Kacey and Cash and country music

October 17 — The recording of “Where Have All the Flowers Gone” by Pete Seeger turned out to be such a good song that The Kingston Trio, Peter, Paul and Mary and even Trini Lopez and Johnny Rivers have had success with.

Although this is a song about the loss of life resulting from the war, the last line of the song can also be attributed to the music industry as well as to surrounding organizations – in this case the Recording Academy, which distributes the annual Grammy Awards.

This time the issue revolves around Kacey Musgraves, the Texas-born singer who won numerous Grammy Awards in 2019 tied to her 2018 album, “Golden Hour” – including Grammys for Country Album of the Year. , as well as Grammys for a few singles from the album: Best Country Song for “Space Cowboy” and Best Country Solo Performance for “Butterflies”.

After her victories in the country music category, Kacey’s “Golden Hour” won the grand prize for album of the year, which includes all genres of music.

During her acceptance speech, she said, “I love country music with all that I am. And I’m so proud to be able to share my version with the world.”

It wasn’t the first time Kacey had won Grammys in the country music category. She also won the Grammy Awards for Country Album of the Year in 2014 for her debut album “Same Trailer Different Park” and for Country Song of the Year for “Merry Go Round”.

If the executives of the Recording Academy are successful, however, 2019 could be the last year Musgrave wins a Grammy in the country music category.

This is because a Recording Academy selection committee determined that Kasey’s new album, “Star-Crossed” will not count towards the Country Music category when voting begins, moving the album to the pop category.

Kacey responded on Instagram saying, “You can take the girl out of the country (like) but you can’t take the girl out of the country.”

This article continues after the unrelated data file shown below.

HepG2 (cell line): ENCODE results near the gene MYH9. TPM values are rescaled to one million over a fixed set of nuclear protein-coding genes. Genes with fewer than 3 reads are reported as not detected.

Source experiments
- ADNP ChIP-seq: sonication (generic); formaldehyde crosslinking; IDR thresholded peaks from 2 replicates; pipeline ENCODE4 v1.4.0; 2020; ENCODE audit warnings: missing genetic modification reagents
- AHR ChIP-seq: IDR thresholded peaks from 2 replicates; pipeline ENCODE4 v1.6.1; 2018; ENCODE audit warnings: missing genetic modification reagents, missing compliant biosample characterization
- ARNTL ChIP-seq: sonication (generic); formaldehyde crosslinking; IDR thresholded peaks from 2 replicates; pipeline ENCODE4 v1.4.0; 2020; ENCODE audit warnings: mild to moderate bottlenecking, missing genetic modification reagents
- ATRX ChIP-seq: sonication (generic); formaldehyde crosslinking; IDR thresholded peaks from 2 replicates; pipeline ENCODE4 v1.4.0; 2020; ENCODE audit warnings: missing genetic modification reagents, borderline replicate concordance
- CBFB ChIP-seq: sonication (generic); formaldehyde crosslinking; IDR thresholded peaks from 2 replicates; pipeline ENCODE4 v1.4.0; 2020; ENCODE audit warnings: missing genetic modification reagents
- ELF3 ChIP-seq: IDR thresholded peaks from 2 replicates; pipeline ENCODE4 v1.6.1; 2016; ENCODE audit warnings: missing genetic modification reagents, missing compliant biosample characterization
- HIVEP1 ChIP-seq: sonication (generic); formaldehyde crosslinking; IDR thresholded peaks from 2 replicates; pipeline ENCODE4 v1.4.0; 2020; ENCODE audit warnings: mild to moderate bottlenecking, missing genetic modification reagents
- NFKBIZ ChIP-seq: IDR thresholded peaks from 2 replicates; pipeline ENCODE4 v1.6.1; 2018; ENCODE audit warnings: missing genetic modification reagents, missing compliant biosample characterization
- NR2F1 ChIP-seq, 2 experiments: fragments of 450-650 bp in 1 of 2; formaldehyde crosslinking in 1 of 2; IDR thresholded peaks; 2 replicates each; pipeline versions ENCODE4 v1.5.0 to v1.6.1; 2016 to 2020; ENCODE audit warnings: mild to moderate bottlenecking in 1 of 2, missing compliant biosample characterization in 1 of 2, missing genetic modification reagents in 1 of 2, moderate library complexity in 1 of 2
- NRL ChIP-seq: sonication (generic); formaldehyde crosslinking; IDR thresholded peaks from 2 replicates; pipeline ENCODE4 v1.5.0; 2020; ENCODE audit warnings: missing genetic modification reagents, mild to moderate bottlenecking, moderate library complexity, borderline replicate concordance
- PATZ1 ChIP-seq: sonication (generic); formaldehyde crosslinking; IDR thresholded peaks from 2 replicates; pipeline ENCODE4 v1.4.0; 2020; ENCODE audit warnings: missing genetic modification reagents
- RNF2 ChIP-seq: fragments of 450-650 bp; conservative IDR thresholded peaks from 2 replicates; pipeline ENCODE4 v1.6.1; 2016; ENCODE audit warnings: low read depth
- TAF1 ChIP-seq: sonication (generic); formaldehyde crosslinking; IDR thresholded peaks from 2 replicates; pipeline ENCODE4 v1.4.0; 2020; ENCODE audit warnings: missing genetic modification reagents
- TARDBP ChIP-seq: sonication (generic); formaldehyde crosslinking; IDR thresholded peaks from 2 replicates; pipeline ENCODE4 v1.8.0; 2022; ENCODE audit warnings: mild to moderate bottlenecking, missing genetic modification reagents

She has an advocate in Cindy Mabe, president of Kacey’s label, UMG Nashville. Mabe sent a letter to the Recording Academy protesting the action, claiming that sonically, “Star-Crossed” has more country instruments than “Golden Hour” – which she claims won the Grammy for Best Album by. country music in 2019 before winning the best Grammy album in all categories that year.

So, does Kacey’s new album sound like a traditional county music record? No, is the short answer – but how do you define country music these days? I haven’t heard all of “Star-Crossed” yet, but the tracks I’ve heard have a distinctive pop sparkle, brought to the fore even more thanks to its brilliant production.

Still defining what country music is supposed to sound like can be a bit short-sighted. Patsy Clines’ resplendent 1960s recordings of songs such as “I Fall to Pieces”, “She’s Got You” and “Crazy” by Willie Nelson did not have much in common with the music of Roy Acuff or Ernest. Tubb, let alone Grandpa Jones, but his Owen Bradley-produced recordings were adopted by the country music community at the time.

What if the electrified, upbeat country sounds of Bakersfield-based Buck Owens produced with his Buckaroos had been dismissed because they bore no resemblance to the sometimes syrupy over-orchestrated records that often came out of Nashville in the mid-1960s, such as ” Make the world go ”by Eddie Arnold?